I had a few options for the letter U in my alphabet adventure, but I opted for the Uffington White Horse as it was something a little bit different. I’ve done castles, gardens, museums and attractions, but I had not, as yet, done a chalk drawing on the side of a hill.
Naturally, October isn’t the ideal time to get out and about in the British Countryside, and it was a breezy morning when I clambered up the hill. Located on some rolling hills in Oxfordshire, the horse is a National Trust destination. There’s a car park across a field from the hill that hosts the horse, and as you head towards the hill you get some brilliant views. Or you would, in slightly better conditions.
They say the horse looks better from an aerial point of view, but I wasn’t totally convinced it looked like a horse from above either. It definitely doesn’t from close up.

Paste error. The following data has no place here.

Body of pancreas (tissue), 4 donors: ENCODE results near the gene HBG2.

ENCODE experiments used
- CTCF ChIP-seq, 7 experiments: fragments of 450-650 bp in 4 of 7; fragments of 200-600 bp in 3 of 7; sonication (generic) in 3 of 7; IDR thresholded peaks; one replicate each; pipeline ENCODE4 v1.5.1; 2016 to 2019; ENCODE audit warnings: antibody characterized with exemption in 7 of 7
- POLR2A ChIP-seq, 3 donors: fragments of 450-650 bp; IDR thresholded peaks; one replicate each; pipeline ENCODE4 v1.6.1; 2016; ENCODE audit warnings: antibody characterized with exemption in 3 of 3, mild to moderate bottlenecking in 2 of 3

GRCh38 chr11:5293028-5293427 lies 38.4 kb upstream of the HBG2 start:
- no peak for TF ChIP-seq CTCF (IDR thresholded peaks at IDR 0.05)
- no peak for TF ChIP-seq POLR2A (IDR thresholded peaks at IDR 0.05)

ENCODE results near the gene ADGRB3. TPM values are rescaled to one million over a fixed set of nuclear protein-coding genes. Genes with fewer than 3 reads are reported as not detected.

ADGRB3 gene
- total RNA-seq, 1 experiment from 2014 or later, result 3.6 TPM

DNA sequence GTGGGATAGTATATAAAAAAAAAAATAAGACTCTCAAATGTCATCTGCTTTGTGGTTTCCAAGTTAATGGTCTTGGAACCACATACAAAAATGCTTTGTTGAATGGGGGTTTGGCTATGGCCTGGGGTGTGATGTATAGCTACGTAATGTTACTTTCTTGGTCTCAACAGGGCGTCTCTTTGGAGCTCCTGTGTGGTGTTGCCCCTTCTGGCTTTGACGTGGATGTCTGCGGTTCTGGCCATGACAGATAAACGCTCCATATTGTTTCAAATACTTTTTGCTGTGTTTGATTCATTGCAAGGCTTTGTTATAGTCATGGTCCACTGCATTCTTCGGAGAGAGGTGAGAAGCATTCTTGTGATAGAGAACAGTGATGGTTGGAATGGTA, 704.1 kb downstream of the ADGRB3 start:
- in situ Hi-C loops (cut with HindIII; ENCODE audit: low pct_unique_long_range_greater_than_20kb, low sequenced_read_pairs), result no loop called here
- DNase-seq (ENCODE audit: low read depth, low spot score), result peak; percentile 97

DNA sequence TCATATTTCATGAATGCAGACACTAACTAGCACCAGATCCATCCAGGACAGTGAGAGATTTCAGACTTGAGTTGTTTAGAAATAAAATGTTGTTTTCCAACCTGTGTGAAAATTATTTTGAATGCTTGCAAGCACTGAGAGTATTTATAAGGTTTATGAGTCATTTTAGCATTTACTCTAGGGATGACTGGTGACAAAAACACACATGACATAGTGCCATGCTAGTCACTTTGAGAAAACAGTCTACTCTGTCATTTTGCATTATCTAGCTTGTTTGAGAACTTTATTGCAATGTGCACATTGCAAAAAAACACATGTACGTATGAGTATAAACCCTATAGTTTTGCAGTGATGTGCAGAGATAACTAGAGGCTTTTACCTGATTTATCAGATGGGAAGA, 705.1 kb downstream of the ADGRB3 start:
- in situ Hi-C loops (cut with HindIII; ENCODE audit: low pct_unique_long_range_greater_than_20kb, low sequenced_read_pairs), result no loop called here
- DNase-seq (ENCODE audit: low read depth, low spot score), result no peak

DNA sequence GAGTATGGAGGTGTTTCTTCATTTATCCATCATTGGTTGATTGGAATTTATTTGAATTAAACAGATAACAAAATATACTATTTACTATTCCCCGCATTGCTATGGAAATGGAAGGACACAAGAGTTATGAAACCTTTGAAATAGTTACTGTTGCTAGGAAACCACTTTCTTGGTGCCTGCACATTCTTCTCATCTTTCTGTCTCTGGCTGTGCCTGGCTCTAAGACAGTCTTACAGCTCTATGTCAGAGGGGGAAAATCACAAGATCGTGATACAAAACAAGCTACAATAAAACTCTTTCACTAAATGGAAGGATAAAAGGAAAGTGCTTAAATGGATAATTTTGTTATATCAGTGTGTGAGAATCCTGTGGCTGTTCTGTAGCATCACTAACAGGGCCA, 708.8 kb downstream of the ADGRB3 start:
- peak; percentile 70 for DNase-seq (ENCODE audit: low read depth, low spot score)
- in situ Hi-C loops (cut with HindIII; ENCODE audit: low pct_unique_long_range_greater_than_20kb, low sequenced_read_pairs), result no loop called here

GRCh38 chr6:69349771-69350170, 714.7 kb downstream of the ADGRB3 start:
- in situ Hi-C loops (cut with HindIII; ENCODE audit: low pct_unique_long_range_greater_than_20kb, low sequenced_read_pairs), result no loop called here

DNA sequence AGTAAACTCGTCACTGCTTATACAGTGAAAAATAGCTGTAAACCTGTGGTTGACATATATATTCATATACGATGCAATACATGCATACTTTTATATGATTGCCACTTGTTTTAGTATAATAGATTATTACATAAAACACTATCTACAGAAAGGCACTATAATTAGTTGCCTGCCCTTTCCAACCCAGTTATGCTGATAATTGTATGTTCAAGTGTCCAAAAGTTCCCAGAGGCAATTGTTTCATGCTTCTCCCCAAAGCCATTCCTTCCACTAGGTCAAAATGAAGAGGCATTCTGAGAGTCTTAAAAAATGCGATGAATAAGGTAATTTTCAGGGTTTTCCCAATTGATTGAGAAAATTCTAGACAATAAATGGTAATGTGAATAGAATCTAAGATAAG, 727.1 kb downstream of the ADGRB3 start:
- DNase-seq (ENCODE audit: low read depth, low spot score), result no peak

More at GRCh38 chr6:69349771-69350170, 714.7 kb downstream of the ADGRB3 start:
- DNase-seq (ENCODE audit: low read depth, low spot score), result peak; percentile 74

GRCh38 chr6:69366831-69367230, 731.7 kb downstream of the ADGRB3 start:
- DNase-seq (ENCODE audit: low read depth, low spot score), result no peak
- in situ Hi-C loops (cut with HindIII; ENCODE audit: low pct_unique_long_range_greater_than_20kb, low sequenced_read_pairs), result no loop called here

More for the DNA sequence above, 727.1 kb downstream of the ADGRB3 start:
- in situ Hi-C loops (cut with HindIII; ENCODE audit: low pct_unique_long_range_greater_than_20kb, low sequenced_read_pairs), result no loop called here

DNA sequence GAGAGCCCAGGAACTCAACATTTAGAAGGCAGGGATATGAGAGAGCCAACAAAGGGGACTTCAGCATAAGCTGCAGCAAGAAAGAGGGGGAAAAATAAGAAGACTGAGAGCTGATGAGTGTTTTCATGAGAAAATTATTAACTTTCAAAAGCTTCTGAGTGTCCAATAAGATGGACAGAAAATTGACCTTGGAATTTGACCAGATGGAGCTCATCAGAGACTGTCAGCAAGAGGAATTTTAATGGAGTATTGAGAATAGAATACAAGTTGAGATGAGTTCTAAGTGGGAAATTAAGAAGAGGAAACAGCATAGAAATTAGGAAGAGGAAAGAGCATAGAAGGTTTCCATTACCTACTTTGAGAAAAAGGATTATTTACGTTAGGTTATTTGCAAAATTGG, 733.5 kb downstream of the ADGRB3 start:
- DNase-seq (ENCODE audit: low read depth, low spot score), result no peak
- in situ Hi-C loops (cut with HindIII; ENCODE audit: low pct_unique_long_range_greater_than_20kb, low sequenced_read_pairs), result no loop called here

Of course, it’s just some lines on a hill, and if you stumbled across it, you’d think it was just the way nature is sometimes. A bit rocky here and there. Knowing that it’s Ye Olde Bronze-Age makes it slightly more interesting. As the National Trust so expressively put it:
The internationally-renowned Bronze-Age Uffington White Horse can be seen for miles away leaping across the head of a dramatic dry valley in the Ridgeway escarpment.
The horse is only part of the unique complex of ancient remains that are found at White Horse Hill and beyond, spreading out across the high chalk downland.
It was a bit of an odd one all in all. Tucked away down some very narrow lanes, and a close-up view that leaves a lot to be desired. It’s nice to have white horses, but I don’t think they make for great visitor destinations.